at bottom or to the bottom; thoroughly; in reality; fundamentally.
The French adverb phrase au fond, “thoroughly; in reality; fundamentally,” literally “at the bottom, to the bottom,” has been in English for more than 200 years; yet its French pronunciation in English shows that it is still unnaturalized. The French phrase is composed of au “at the, to the,” from Old French al, which is a contraction of a le, from Latin ad “to” and illum “that” (illum and its relatives become the definite article in most Romance languages). The French noun fond “bottom, floor, background (for lacework)” comes from Latin fundus “bottom, base, depths, farm, country estate.” The Latin noun is the source of the verb fundāre “to lay a foundation,” which becomes fonder in Old French, founden, fonden, funden in Middle English, and found, i.e., “establish firmly,” in modern English. Au fond entered English toward the end of the 18th century.
Some days I see myself as the Recording Angel, collecting together all the sins of Gilead, including mine; on other days I shrug off this high moral tone. Am I not, au fond, merely a dealer in sordid gossip?
A diamond Cartier feather is, au fond, a fake feather, but I doubt that any severely pro-authenticity proprietress of one of those earnest, soulless spaces would throw one in the trash.
to decorate with any small, bright drops, objects, spots, or the like.
The verb spangle, “to decorate with any small, bright drops, objects, spots, or the like,” comes from the noun spangle, “a small, thin piece of glittering metal used for decorating cloths” or “a small, bright object or spot” (such as one of the stars on the Star-Spangled Banner), which is formed from the noun spang “a small, glittering ornament” and the diminutive suffix –le, as in bramble or thimble. Spang may come either from Middle Dutch spange, spaenge “brooch, clasp” or from Old Norse spǫng “clasp, buckle, spangle.” Spangle entered English in the first half of the 15th century.
That night bright stars spangle the heavens. Orion, one of the few constellations I know well, appears upside down, a disconcerting habit it picks up below the equator.
An Iowa man digging through a junkyard in search of used car parts stumbled upon an unexpected find: a rare American flag spangled with only 45 stars.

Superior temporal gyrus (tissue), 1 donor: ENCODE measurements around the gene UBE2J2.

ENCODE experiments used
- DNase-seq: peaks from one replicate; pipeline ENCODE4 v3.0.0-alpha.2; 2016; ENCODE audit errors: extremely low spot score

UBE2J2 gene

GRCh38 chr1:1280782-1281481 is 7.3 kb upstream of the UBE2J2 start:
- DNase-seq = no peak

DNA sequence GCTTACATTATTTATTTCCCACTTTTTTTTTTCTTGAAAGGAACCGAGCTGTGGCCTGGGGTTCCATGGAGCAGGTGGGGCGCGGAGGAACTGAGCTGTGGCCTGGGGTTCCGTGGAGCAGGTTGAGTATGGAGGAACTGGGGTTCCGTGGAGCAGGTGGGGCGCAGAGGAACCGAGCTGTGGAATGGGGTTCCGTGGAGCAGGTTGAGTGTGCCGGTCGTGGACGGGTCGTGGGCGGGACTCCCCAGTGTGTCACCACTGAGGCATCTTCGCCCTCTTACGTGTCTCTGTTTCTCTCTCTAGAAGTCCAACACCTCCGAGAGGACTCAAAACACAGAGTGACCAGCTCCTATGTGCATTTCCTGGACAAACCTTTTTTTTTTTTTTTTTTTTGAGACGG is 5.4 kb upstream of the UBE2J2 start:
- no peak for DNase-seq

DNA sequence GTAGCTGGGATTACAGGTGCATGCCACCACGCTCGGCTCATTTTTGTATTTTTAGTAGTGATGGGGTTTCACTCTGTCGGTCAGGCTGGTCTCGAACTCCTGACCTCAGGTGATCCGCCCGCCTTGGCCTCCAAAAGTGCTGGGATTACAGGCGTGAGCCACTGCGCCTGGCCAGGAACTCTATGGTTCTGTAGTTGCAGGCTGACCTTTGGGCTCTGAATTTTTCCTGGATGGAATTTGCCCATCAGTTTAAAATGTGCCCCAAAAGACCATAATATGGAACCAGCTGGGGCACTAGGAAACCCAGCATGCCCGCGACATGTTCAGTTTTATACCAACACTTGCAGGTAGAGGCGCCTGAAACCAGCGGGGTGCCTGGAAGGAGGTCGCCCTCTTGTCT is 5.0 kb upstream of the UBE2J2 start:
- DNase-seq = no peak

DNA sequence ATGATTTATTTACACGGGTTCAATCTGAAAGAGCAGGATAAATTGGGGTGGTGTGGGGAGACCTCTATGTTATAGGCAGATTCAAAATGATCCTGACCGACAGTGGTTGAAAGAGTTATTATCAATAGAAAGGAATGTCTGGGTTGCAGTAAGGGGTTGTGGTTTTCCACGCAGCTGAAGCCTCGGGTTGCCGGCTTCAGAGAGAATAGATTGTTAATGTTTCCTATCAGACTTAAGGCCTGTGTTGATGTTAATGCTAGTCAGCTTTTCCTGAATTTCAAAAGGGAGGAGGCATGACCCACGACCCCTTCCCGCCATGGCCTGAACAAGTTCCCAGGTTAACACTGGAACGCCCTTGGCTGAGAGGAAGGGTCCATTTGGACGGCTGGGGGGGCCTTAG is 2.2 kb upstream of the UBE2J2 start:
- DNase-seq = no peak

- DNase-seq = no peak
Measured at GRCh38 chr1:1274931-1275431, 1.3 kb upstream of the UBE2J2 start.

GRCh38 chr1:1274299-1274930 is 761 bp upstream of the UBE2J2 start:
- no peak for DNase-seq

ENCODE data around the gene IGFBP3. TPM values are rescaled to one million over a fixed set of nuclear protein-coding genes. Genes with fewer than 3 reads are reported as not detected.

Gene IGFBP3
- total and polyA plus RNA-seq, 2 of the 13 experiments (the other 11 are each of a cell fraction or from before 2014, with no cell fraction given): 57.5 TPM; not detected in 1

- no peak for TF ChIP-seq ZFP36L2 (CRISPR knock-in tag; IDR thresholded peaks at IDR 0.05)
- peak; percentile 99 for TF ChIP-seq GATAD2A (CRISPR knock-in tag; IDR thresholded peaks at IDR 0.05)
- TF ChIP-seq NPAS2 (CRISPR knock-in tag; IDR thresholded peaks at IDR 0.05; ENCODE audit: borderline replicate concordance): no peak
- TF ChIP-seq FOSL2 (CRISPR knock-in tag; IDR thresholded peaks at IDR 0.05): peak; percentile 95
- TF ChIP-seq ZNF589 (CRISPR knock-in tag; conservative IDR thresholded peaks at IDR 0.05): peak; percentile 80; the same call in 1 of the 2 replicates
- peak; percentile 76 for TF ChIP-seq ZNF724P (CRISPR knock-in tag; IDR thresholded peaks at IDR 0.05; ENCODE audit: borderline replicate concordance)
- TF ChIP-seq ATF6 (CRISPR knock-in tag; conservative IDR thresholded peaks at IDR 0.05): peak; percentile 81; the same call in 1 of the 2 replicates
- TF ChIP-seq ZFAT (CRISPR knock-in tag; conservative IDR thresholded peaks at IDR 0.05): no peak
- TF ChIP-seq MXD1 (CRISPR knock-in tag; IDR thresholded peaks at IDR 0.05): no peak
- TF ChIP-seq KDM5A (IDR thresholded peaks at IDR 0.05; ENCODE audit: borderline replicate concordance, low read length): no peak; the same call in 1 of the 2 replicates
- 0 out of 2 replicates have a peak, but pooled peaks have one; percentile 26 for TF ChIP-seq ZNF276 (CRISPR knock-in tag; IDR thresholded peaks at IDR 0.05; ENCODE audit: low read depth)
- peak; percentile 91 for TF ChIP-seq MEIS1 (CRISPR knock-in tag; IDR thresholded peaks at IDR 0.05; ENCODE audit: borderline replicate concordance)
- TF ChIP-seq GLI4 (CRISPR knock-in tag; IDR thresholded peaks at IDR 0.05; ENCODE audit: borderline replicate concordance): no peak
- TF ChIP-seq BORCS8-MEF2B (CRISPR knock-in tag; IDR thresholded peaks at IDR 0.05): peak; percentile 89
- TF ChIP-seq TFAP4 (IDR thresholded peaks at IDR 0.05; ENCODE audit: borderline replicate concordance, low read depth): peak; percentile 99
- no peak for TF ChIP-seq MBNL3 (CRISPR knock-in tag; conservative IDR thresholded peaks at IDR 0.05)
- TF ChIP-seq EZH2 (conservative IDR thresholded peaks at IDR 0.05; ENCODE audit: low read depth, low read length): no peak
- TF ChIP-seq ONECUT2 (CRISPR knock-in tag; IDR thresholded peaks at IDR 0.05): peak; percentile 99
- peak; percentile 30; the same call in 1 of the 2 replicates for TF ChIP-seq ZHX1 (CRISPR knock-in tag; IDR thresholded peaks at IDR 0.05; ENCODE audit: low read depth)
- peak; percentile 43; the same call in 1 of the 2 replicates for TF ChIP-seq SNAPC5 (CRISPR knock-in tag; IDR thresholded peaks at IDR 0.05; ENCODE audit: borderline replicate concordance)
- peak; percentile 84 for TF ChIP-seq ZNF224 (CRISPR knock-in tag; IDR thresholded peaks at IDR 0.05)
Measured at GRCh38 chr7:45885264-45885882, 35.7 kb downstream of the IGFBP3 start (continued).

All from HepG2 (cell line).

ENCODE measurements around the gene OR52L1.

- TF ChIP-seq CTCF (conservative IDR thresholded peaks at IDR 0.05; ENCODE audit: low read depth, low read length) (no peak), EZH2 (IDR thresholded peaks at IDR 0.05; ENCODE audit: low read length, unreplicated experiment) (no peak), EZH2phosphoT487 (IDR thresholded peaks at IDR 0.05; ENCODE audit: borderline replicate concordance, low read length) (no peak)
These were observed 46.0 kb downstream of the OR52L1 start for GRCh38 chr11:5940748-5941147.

a rotating and radiating firework.
Girandole, “a firework that rotates and spreads out,” comes via French girandole from Italian girandola, a diminutive of giranda “a revolving jet.” Giranda is a derivative of girare “to turn in a circle, revolve,” from Late Latin gyrāre “to turn in a circle, wheel around.” Gyrāre comes from the noun gyrus “a circular track (for horses); circular movement; celestial orbit.” Gyrus in turn comes from Greek gŷros “ring, circle, circular trench.” Gŷros also appears in gyroscope, an instrument typically used in navigation; in modern Greek gýros “a turn” is also the name of the Greek dish made of meat roasted on a vertical rotisserie, our gyro. Girandole entered English in the first half of the 17th century.
I used to like the Fourth of July okay because of the fireworks. I’d go down by the East River and watch them flare up from the tugboats. The girandoles looked like fiery lace in the sky.
There were solemn mountains of opalescent fire which burst and faded into flaming colonnades, and in an enchanting turquoise effervescence became starry spears and scimiters and sparkling shields, and finally the whole mass would reunite and evaporate into brilliant violet auroras or seven-tailed, vermilion-coloured comets. … Consumed by anxiety for Mila’s safety, he wished that these soundless girandoles, this apocalypse of architectural fire and weaving flame, would end.